What real school finance reform is…and isn’t

 

Gov. Greg Abbott sounded ambitious in his welcoming remarks to the state Senate on the opening day of the legislative session. “We are going to solve school finance reform and property tax reform this session,” he declared.

Maybe they will. But if legislators don’t realistically address school finance and property taxes while they are in Austin, much of the blame will rest on Abbott. So, the governor better quit being an obstacle and start being a leader.

Abbott has been a major hindrance to school finance improvements and property tax relief during the first four years of his administration. He and legislative allies have squeezed state funding of public education while the local, property tax share of the Foundation School Program has steadily risen to 62 percent. And the governor’s only answer so far has been to try to impose arbitrary tax limits on local elected officials that, if enacted, would lead to crippling cuts in important public services.

The governor can start leading by coming up with a new plan, a real plan that starts with a significant appropriation of new state dollars into the public education budget. That’s the way you begin to reform education and provide property tax relief.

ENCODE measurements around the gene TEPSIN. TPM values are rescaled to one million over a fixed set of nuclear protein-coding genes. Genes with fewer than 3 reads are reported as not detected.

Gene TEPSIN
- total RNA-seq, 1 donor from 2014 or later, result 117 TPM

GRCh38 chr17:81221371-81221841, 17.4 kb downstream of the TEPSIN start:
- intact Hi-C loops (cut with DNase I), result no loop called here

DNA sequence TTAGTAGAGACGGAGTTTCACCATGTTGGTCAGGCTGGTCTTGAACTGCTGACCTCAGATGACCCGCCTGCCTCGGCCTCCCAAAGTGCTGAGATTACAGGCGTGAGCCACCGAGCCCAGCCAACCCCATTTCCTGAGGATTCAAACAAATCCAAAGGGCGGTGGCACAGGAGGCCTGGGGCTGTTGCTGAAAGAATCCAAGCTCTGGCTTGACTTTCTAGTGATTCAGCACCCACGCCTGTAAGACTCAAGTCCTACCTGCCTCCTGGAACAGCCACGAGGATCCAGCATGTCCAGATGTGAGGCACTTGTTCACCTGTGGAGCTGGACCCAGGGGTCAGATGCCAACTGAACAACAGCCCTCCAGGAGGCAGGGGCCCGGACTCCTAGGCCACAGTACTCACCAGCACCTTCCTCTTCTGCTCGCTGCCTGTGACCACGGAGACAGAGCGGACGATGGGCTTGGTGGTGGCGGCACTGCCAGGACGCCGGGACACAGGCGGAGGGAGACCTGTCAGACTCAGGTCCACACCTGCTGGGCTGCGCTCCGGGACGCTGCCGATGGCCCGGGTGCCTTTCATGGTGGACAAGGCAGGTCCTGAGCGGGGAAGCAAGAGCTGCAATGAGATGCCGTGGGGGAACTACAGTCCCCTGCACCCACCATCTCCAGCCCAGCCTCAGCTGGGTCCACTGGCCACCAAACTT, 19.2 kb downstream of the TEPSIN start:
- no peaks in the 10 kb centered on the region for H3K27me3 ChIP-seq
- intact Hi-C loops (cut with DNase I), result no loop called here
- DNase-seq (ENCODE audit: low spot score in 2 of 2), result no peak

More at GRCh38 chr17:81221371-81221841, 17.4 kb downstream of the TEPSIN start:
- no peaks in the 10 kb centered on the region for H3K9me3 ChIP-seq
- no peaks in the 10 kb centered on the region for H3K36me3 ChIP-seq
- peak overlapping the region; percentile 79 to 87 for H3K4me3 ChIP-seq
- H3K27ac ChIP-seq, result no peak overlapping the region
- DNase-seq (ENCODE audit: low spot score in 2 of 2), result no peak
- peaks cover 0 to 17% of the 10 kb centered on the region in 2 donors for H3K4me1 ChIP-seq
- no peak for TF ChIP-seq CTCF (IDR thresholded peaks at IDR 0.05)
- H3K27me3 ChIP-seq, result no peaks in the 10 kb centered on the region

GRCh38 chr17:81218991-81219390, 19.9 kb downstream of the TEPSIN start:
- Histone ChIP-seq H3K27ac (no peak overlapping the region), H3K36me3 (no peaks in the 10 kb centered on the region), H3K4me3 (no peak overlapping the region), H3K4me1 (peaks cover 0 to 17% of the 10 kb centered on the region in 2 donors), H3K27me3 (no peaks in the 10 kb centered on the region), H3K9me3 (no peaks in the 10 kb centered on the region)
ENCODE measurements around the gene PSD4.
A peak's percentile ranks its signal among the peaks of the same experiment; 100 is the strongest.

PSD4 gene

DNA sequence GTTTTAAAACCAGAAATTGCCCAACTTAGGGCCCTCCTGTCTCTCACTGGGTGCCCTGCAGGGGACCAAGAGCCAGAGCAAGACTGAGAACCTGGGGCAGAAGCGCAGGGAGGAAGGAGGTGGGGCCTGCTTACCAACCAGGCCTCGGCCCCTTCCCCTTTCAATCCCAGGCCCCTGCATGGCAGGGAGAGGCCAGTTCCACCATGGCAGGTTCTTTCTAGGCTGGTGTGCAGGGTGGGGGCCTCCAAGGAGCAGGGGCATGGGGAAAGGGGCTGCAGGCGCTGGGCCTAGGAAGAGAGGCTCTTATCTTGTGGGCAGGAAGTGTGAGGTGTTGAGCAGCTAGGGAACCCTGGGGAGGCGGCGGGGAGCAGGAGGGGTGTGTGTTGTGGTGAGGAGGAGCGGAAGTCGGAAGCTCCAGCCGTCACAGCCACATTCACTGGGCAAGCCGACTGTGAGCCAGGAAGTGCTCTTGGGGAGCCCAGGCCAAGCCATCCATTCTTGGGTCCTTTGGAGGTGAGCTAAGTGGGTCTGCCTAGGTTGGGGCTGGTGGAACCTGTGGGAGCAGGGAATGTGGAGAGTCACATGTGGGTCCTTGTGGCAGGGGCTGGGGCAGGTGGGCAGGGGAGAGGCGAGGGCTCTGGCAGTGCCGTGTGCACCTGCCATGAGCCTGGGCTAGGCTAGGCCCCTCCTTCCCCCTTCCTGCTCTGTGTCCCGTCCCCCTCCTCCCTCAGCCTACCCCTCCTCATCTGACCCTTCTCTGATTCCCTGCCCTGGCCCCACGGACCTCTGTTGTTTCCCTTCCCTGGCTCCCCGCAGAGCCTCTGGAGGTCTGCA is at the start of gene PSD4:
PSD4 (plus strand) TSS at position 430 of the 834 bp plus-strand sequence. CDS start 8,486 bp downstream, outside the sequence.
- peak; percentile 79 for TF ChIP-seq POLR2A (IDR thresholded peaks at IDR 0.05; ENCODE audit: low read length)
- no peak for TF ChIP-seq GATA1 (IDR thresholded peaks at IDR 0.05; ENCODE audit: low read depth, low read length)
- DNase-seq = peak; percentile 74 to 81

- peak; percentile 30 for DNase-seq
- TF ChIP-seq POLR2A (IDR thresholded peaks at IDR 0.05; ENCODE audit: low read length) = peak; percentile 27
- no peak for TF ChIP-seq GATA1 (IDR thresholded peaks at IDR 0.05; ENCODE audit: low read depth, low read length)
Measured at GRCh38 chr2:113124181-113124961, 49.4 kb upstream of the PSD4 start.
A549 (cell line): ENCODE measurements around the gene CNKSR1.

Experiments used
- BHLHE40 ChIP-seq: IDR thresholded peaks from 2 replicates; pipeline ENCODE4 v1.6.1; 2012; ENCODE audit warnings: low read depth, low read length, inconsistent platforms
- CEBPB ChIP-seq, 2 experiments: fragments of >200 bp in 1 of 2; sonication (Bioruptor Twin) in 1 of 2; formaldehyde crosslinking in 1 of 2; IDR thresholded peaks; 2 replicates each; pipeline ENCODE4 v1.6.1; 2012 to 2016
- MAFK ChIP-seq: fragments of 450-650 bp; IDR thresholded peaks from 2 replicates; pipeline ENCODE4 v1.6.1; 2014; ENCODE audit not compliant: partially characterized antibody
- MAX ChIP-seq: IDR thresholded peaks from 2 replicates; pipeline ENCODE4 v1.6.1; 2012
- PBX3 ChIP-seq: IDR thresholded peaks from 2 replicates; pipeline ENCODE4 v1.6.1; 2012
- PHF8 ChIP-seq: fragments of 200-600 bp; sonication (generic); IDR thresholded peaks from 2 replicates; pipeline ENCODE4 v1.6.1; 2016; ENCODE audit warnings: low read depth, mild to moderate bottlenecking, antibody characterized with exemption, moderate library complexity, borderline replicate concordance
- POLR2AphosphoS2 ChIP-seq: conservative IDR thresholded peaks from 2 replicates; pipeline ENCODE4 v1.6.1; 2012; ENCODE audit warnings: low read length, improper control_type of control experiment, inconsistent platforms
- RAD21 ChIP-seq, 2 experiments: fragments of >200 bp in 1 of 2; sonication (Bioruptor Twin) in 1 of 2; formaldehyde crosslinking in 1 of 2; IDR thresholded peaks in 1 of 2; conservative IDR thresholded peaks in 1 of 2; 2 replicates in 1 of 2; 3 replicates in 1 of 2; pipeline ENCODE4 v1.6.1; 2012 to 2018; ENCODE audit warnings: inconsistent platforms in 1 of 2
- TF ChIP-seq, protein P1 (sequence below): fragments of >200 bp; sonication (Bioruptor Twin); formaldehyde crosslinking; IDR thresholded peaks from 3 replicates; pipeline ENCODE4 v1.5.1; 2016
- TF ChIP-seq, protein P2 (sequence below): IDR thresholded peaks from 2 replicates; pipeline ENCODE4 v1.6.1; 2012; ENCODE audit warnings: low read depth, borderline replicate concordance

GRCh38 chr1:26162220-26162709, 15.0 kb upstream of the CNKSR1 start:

“Reform” is a tricky word and maybe one of the most over-used and mis-used words in the political dialogue. Most of the definitions I have read for “reform” include imposing change with the intent to improve, not imposing change merely for change’s sake or for political advantage and certainly not imposing change for the worse.

Property tax “reform,” as I suggested above, is not impeding the ability of local officials to provide for the needs of their constituents. School finance “reform” also is not a lot of things.

School finance “reform” is not diverting tax dollars to vouchers or education savings accounts. That would worsen the school funding system by transferring tax dollars to private schools and undermining our already underfunded public schools.

School finance “reform” is not promoting more takeovers of struggling schools by corporate charter chains and disregarding important instructional standards for students and employment safeguards for educators.

School finance “reform” also is not providing “merit pay” raises to a small number of teachers, based on the unreasonably narrow factor of STAAR scores, while ignoring the needs of their colleagues.

Real school finance reform and property tax reform will begin with a significant increase in state appropriations for public schools to provide resources for all educators and students. Texas spends about $2,300 less per student per year than the national average, ranking us 36th among the states and the District of Columbia.

We must do better than that, and Comptroller Glenn Hegar has said legislators will have $9 billion in additional general revenue for education and other needs this session. They also will have a savings account, the Rainy Day Fund, with a record balance of $15 billion in taxpayer money.

The revenue is there to begin real school finance reform. Now, the governor needs to match his rhetoric with some political will.

 

 

 

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